Black Shirt

For me, truth will always be equated to beauty. It is the imperfections of someone you find yourself caring for (or desiring) that your mind calls forth when thinking of them. That crooked smile, a small scar on the chin from scratching too much during bout of childhood chickenpox. Traditional beauty, the yardstick many use in their aesthetic aspirations becomes generic and boring very quickly.

When the more casual art fan is given a bit of art history, almost always a shorthand is used. The impressionists are reduced down to a bunch of guys with beards who used seductive colors in a lush, hazy sort of way. This was one aspect of it. They were the first (building off of their immediate predecessors Courbet 1819-77, Millet 1814-75) to be showing people as they were. There was no idealization of the denizens of the boulevards and theaters. The paintings are stunning but one encounters broken capillary noses, clothes that need laundering, eyes with lids heavy from lack of sleep. It was the real, every day life as they encountered it, caught on canvas.

Since then, every single painter did not stick to this direction. The impressionists freed up art and from aspects of what they did has sprung a multitude of genres, sub genres. But, there will always be a section of painters out there capturing real life with their brushes and pencils. A favorite painter of mine, Wayne Thiebaud is often lumped in as a “Pop Artist-Painter” because of his subject matter, cakes & candies (his portraits are among some of modern paintings best and he should be better known for these). What makes pop art is not what is portrayed but rather an ironic coolness. Thiebaud is not aiming for this but in the tradition of the impressionist portraying his life and what is in front of him.

One of my first times going to the Musée d’Orsay, a painting which held me before it, showed a man in red pajamas not looking very well as he lay covers pulled up almost to his chest. His skin was very pale but with waxy yellow undertones and little suggestions of green. You know things most likely are not going to end well for him and the painting itself is unpleasant to look at but also beautiful in its execution.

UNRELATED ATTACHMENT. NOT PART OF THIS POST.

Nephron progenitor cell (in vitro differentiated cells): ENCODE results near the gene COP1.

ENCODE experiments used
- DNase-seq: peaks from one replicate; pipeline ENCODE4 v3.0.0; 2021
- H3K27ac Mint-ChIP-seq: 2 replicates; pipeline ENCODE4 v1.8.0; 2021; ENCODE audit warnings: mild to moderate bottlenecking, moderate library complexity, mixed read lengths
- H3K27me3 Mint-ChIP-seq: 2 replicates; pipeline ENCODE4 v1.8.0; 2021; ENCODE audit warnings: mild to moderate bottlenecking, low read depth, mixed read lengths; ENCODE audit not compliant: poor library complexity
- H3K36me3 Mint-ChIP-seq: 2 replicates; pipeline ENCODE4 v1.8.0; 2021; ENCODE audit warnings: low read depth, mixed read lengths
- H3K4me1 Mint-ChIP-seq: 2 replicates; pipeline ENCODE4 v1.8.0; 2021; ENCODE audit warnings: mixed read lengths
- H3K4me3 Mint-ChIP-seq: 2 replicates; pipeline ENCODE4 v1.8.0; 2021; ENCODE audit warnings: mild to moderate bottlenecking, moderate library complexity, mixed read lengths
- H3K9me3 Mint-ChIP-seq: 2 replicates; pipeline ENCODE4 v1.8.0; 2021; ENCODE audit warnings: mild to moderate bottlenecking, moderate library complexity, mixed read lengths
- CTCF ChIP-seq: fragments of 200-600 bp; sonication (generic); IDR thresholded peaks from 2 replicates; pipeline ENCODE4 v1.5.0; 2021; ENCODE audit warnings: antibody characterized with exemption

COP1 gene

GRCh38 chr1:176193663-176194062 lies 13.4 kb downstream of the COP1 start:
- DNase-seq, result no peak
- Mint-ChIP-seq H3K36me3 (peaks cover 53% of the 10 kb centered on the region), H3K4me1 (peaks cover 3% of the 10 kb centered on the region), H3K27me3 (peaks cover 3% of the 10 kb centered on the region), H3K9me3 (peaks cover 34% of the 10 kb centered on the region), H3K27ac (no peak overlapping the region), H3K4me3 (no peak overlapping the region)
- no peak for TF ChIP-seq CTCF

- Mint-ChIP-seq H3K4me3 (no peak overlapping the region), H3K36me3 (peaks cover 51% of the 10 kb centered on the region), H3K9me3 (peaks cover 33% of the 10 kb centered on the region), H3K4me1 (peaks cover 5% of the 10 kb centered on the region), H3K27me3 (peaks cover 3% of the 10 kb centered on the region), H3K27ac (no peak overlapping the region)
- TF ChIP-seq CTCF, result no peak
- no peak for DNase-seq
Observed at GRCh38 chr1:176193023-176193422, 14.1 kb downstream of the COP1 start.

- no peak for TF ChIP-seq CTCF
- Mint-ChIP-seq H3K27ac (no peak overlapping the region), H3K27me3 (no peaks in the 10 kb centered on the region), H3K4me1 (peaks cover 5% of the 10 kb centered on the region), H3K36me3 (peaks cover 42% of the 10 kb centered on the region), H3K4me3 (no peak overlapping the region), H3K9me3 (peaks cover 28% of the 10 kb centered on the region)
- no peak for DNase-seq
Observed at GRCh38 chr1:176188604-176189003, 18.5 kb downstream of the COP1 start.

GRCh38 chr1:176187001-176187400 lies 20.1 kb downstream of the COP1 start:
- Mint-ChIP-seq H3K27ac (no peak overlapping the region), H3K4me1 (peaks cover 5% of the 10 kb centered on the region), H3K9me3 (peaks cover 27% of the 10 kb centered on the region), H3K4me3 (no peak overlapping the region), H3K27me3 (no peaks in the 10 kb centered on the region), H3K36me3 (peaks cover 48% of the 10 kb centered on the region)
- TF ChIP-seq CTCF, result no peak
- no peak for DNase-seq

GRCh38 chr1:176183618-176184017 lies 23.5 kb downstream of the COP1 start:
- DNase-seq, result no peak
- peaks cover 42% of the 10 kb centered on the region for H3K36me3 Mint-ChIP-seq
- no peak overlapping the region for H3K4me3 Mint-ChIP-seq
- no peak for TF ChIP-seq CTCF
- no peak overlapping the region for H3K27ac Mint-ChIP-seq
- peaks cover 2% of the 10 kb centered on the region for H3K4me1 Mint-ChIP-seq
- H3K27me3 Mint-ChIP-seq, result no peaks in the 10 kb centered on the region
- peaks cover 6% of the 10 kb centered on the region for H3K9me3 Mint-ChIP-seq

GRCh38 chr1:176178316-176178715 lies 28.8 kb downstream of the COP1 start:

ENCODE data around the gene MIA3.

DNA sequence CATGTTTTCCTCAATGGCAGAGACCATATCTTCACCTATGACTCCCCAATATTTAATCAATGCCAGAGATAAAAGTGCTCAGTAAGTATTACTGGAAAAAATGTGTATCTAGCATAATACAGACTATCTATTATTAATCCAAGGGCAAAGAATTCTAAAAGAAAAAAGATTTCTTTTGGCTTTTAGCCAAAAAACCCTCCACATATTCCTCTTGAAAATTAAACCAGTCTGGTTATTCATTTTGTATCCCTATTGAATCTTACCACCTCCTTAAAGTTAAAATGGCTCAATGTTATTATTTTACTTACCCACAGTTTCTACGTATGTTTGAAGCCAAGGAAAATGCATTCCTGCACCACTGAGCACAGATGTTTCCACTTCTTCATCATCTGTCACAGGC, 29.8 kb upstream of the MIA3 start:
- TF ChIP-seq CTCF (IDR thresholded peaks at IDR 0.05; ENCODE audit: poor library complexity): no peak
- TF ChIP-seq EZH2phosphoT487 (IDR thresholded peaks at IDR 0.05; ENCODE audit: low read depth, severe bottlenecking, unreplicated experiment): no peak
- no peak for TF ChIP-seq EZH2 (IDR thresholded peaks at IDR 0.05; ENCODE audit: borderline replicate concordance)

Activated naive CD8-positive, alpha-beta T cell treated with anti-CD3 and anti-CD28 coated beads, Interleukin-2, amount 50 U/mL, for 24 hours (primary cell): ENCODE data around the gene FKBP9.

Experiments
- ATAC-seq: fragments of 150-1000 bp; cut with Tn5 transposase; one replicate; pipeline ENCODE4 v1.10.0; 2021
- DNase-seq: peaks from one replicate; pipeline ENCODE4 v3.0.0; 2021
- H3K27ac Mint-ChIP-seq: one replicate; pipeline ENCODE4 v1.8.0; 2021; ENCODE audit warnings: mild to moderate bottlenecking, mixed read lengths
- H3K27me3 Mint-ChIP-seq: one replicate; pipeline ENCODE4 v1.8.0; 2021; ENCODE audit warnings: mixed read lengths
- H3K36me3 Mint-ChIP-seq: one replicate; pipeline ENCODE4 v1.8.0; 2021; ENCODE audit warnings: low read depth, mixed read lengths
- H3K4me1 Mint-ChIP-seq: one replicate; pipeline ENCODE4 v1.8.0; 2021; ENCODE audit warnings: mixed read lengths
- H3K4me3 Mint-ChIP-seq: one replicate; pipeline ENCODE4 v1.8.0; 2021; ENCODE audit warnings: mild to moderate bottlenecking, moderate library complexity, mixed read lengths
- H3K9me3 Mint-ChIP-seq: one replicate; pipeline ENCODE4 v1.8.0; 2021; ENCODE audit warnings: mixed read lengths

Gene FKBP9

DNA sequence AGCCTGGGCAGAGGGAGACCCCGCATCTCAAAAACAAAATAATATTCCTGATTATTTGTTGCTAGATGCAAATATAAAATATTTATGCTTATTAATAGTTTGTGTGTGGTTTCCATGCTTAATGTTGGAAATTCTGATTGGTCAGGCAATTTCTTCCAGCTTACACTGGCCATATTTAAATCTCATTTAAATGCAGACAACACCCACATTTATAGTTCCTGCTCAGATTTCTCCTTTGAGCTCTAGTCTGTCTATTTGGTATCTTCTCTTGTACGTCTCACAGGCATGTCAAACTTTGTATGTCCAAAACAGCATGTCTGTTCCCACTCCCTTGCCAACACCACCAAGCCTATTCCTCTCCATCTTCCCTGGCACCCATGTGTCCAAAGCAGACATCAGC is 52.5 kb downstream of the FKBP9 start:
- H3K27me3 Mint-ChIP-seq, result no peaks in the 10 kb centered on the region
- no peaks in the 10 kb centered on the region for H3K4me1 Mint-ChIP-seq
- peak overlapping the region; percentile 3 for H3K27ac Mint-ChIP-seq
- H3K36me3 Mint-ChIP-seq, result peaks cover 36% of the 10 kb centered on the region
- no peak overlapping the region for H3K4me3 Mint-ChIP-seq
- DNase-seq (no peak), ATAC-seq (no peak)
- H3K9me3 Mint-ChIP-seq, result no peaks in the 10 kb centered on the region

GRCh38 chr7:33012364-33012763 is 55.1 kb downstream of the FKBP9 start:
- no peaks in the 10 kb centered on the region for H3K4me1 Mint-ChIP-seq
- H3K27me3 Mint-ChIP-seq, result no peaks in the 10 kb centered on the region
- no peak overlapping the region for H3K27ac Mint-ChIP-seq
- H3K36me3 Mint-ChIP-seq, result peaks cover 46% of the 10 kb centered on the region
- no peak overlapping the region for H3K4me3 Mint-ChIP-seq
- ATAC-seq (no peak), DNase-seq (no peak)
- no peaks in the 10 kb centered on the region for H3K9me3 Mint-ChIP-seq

One of my greatest pleasures in life is portraying flesh in my painting. I never want to lapse into mannerisms though and so constantly challenge myself. I portray flesh in all its varieties, hot from a blush, pale from sickness, bruised from some mishap. One of the best self portraits I have done and which is frequently used as my author’s photos shows me with a black eye I got. There is no program or symbolism in any of this for me. For this piece, although one could look at it as encompassing all of 2020, it was just meant as a challenge to myself to show one person’s very bad day, the truth being beautiful in its honesty and execution. Terrible beauty.

Black Shirt Watercolor & Paper 9×12

Not Cool

I read a lot. I mix it up though, not sticking merely to one type of thing. One genre that I like to read is biographies on artists and/or artistic eras and movements. It has become much easier to appear in print, especially if one has a hook such as “Secret Lives of …”, so I highly recommend reading up on whether a work of non fiction is accurate or not beforehand.

Having read all the better biographies on the impressionists it spurred me on to seeing their work in person. Their works retains an emotional power, sometimes more than that of a few of the modern masters who came after them. Even with this retention of power though, their work has lost its “dangerous” aspect. Unless well versed with their era, looking now at a Monet or Renoir one would never suspect how they had upset and scandalized Parisian culture.

Matisse who proceeded them had similar problems. After a small showing of some of his works, newspapers said that the colorful “blobs” were germs and that viewers risked catching something by viewing them.  This taunt would even be repeated while he was within earshot in the streets. Looking at his works now with their radiant joy and color, it’s difficult to imagine that they had at  one point been considered scandalous.

All of this underscored what I had already known, I would rather put my energy & attention towards creating as I want, rather than trying to be “cool” or cutting edge. Today’s “dangerous” (which seems to go hand in hand w/ “cool”) work is destined to not necessarily become unappreciated but most likely made safer by whatever generationally comes down the line.

A then radical innovation I cribbed from the  Impressionists which many painters I admire continued with  is the  painting objects & people from my every day life. I do not look for the drama but rather the real and let the truth supply the emotion.

I have an ongoing Series titled “A Valentine of Sorts”.  All the pieces are 5.5×8.5 and compositionally, are often a small section of a larger scene (i.e just my hand instead of my entire body, just a glass instead of an entire tablescape). Their commonality is in being things from my every day life, observed and then captured.

“Her First Docs”  Watercolor & Paper 5.5×8.5

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